Development of the cerebral cortex in health and disease
Director, Professor of Neuroscience
One of the major goals of neuroscience is to understand how brain function emerges through the assembly of specific neuronal circuits. In our laboratory, we aim to understand the logic begind the assembly of neural circuits in the cerebral cortex, the region of the brain that is responsible for cognition and complex behaviours.
The cerebal cortex consist of two main classes of neurons, excitatory pyramidal cells and inhibitory interneurons. The balance between excitation and inhibition is crucial for cortical function, and so multiple mechanisms are in place that mantains this dynamic equilibrium. In some circumstances, the balance between excitation and inhibition in the cortex is disrupted, causing neurological and psychiatric disorders. For example, severe alterations of the excitatory-inhibitory balance cause epilepsy, and more subtle perturbations may cause autism spectrum disorders and schizophrenia.
Our laboratory investigates the normal and pathological development of cortical circuits using the mouse as an animal models. We are taking a multidisciplinary approach that combines mouse genetics, cutting-edge imaging techniques, and cellular, molecular and electrophysiological methodologies, both in vitro and in vivo. Our research is funded by the Wellcome Trust and the European Research Council.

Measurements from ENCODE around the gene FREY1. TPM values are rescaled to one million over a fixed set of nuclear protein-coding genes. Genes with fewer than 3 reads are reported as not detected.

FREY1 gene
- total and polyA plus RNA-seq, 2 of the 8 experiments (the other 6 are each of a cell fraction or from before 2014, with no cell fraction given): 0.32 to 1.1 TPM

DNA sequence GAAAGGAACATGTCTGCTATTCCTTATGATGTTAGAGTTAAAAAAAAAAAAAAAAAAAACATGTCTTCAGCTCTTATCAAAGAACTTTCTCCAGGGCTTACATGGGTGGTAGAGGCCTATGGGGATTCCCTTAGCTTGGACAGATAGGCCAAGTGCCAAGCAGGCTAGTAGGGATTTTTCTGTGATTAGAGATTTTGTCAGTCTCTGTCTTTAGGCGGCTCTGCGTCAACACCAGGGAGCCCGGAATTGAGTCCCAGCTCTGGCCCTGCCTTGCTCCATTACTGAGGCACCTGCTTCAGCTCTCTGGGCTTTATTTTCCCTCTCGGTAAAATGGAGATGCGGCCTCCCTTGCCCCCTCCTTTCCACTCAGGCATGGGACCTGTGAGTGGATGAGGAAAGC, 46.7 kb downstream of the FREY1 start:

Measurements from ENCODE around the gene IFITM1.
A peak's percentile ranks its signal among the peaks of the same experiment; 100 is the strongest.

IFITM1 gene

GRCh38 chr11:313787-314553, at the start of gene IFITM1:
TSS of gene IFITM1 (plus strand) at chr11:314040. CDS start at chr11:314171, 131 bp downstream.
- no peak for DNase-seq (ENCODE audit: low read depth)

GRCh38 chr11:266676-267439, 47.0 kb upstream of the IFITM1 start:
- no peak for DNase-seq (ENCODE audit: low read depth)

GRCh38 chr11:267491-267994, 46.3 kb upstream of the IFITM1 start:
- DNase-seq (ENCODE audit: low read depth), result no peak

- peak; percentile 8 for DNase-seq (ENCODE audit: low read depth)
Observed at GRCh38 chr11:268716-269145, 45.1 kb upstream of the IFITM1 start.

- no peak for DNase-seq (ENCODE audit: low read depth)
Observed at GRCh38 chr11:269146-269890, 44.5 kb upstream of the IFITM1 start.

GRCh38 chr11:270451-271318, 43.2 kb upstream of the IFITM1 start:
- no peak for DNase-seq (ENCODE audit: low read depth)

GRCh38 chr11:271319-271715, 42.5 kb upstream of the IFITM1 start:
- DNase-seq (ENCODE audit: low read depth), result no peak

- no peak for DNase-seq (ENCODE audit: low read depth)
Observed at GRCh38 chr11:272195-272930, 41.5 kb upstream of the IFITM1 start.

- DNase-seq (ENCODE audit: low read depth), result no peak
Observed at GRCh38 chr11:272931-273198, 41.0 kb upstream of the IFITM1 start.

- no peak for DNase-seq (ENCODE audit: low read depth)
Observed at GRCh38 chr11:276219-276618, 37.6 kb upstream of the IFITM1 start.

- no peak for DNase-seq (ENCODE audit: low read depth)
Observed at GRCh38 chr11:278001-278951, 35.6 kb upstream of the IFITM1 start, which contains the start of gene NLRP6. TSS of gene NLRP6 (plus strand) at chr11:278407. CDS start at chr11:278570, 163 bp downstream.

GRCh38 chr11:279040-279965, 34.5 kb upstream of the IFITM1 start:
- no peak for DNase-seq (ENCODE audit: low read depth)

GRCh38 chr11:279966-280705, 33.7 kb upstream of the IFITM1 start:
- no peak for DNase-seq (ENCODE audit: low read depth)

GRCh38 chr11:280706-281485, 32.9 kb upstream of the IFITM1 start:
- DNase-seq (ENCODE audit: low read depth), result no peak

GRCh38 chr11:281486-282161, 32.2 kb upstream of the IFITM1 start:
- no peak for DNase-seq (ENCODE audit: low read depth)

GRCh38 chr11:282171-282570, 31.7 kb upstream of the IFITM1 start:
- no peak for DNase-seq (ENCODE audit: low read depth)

Shi Y, Wang M, Mi D, Lu T, Wang B, Dong H, Zhong S, Chen Y, Sun L, Zhou X, Ma Q, Liu Z, Wang W, Zhang J, Wu Q, Marín O, Wang X
(2021) Mouse and humans share conserved transcriptional programs for interneuron development
(2016) Developmental timing and critical windows for the treatment of psychiatric disorders.
Del Pino I, García-Frigola C, Dehorter N, Brotons-Mas JR, Alvarez-Salvado E, Martínez de Lagrán M, Ciceri G, Gabaldón MV, Moratal D, Dierssen M, Canals S, Marín O, Rico B
(2013) Erbb4 deletion from fast-spiking interneurons causes schizophrenia-like phenotypes.
(2012) Interneuron dysfunction in psychiatric disorders.
Nat Rev Neurosci